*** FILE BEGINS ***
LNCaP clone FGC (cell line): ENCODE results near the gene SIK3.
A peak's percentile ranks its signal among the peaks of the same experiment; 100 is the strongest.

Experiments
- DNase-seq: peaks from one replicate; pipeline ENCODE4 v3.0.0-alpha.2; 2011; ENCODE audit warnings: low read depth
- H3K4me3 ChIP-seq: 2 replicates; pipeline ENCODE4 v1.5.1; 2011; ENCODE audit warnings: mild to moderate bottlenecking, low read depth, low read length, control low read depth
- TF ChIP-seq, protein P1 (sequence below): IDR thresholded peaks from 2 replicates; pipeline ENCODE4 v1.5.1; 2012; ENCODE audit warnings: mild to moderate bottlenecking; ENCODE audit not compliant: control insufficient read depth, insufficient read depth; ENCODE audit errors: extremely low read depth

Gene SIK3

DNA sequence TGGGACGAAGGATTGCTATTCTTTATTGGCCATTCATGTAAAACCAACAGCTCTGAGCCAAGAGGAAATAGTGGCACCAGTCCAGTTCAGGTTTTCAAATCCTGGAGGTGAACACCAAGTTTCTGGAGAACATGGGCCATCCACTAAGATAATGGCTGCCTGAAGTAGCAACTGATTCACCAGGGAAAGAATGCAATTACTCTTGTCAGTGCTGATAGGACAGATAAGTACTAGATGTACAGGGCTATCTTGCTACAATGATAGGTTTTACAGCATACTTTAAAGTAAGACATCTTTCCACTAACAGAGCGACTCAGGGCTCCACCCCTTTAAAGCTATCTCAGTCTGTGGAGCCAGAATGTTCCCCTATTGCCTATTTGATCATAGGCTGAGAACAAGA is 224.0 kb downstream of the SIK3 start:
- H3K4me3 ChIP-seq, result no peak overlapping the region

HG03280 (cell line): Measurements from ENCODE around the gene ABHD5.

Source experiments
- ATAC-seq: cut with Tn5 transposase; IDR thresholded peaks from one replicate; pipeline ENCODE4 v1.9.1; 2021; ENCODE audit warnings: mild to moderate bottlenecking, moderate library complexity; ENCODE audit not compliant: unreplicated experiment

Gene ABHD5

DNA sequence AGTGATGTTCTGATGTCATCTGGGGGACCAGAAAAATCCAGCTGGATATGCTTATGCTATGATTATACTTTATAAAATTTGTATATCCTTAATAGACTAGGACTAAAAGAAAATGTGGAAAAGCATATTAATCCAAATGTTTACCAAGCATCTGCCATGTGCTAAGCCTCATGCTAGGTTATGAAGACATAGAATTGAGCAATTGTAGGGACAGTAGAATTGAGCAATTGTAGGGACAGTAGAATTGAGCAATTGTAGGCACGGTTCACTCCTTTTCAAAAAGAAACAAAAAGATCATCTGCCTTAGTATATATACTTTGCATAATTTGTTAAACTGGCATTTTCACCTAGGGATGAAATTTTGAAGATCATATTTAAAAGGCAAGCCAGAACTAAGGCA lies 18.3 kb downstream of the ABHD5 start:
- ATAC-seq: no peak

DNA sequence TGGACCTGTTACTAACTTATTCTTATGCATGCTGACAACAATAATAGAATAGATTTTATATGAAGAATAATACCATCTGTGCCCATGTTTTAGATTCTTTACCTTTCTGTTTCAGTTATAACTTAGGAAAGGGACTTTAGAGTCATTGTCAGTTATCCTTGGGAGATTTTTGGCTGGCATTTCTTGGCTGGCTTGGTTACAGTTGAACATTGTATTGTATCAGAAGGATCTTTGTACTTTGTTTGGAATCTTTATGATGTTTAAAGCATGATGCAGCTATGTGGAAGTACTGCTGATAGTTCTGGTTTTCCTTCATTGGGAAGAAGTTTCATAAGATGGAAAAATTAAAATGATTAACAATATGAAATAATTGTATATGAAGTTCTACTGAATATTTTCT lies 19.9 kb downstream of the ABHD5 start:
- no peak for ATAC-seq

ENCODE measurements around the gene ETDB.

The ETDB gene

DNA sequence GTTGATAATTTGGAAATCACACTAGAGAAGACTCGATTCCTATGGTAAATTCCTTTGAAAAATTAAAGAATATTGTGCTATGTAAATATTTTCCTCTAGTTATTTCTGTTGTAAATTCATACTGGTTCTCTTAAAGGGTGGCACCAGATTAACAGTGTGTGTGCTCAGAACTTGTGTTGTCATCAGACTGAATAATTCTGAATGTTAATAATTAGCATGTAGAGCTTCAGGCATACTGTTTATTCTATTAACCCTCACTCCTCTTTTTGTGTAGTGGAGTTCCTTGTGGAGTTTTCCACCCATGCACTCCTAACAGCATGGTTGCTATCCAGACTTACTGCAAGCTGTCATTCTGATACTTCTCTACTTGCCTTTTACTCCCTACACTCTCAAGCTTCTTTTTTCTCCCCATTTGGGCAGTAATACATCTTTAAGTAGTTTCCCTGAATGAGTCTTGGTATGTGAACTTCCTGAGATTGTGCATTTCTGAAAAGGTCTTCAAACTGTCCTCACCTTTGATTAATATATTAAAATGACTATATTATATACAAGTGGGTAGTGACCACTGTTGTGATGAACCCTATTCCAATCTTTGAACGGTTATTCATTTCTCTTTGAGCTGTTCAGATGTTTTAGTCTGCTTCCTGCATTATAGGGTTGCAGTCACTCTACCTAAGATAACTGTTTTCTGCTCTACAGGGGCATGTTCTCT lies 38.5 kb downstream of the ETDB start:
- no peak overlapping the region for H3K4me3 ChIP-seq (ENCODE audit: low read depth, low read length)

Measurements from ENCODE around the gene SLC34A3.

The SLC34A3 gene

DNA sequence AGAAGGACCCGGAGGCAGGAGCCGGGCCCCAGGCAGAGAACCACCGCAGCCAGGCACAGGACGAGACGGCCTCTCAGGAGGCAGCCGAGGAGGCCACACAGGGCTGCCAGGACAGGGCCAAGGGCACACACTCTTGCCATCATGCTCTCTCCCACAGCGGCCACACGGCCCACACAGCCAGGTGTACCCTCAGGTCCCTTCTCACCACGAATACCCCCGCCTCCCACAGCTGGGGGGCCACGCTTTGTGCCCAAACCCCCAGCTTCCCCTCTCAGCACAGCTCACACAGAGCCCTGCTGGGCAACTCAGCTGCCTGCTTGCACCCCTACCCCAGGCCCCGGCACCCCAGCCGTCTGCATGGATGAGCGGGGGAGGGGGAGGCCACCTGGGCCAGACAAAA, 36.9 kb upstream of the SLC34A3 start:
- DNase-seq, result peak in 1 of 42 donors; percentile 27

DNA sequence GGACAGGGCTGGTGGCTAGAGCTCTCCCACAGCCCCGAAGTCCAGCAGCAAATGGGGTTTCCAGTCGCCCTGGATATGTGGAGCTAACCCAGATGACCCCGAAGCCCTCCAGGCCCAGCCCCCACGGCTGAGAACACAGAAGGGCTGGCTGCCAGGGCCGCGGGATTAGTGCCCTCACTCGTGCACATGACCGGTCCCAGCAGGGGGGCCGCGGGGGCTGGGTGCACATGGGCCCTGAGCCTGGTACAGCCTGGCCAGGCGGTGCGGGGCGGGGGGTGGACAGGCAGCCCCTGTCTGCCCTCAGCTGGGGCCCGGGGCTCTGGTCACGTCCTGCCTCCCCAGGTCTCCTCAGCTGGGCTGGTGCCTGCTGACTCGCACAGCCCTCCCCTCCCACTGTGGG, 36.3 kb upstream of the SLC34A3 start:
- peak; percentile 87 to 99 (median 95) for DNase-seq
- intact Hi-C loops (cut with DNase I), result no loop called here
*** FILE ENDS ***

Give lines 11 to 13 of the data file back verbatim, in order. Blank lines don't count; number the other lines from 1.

Source experiments
- ATAC-seq: cut with Tn5 transposase; IDR thresholded peaks from one replicate; pipeline ENCODE4 v1.9.1; 2021; ENCODE audit warnings: mild to moderate bottlenecking, moderate library complexity; ENCODE audit not compliant: unreplicated experiment

Gene ABHD5